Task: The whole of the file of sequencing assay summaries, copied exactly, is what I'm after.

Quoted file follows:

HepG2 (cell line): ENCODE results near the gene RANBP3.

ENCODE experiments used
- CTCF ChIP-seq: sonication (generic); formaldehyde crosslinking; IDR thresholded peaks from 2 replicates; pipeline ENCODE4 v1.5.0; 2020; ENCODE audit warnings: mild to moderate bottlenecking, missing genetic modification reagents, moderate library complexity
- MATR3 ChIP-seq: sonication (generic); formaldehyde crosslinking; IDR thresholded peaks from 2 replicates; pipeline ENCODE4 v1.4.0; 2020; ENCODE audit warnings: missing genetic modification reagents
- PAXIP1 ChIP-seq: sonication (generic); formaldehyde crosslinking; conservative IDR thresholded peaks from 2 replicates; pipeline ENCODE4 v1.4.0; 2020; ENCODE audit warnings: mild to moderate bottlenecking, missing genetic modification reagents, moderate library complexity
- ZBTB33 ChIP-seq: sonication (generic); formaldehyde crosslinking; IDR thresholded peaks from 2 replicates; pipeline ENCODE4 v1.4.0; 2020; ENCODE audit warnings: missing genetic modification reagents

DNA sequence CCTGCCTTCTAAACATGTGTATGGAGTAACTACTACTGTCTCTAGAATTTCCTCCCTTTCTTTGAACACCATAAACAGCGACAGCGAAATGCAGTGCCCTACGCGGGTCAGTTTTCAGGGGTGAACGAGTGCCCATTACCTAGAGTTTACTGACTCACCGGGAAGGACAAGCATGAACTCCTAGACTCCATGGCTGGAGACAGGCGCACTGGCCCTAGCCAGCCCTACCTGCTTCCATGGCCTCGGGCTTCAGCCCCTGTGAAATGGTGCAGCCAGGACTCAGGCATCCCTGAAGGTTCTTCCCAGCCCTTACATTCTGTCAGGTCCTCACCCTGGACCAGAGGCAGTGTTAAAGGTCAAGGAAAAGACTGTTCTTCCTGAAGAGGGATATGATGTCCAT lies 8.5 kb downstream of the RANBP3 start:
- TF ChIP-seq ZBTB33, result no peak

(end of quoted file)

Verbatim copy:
HepG2 (cell line): ENCODE results near the gene RANBP3.

ENCODE experiments used
- CTCF ChIP-seq: sonication (generic); formaldehyde crosslinking; IDR thresholded peaks from 2 replicates; pipeline ENCODE4 v1.5.0; 2020; ENCODE audit warnings: mild to moderate bottlenecking, missing genetic modification reagents, moderate library complexity
- MATR3 ChIP-seq: sonication (generic); formaldehyde crosslinking; IDR thresholded peaks from 2 replicates; pipeline ENCODE4 v1.4.0; 2020; ENCODE audit warnings: missing genetic modification reagents
- PAXIP1 ChIP-seq: sonication (generic); formaldehyde crosslinking; conservative IDR thresholded peaks from 2 replicates; pipeline ENCODE4 v1.4.0; 2020; ENCODE audit warnings: mild to moderate bottlenecking, missing genetic modification reagents, moderate library complexity
- ZBTB33 ChIP-seq: sonication (generic); formaldehyde crosslinking; IDR thresholded peaks from 2 replicates; pipeline ENCODE4 v1.4.0; 2020; ENCODE audit warnings: missing genetic modification reagents

DNA sequence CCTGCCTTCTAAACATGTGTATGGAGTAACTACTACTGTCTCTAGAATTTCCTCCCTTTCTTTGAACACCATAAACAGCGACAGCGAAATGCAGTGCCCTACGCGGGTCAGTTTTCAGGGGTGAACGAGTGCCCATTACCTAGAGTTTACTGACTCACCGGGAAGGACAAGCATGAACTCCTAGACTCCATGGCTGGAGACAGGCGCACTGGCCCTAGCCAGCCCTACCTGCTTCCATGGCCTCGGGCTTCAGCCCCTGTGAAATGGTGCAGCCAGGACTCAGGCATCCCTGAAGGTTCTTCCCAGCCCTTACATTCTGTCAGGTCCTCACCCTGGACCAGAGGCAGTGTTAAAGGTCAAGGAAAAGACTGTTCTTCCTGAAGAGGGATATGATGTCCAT lies 8.5 kb downstream of the RANBP3 start:
- TF ChIP-seq ZBTB33, result no peak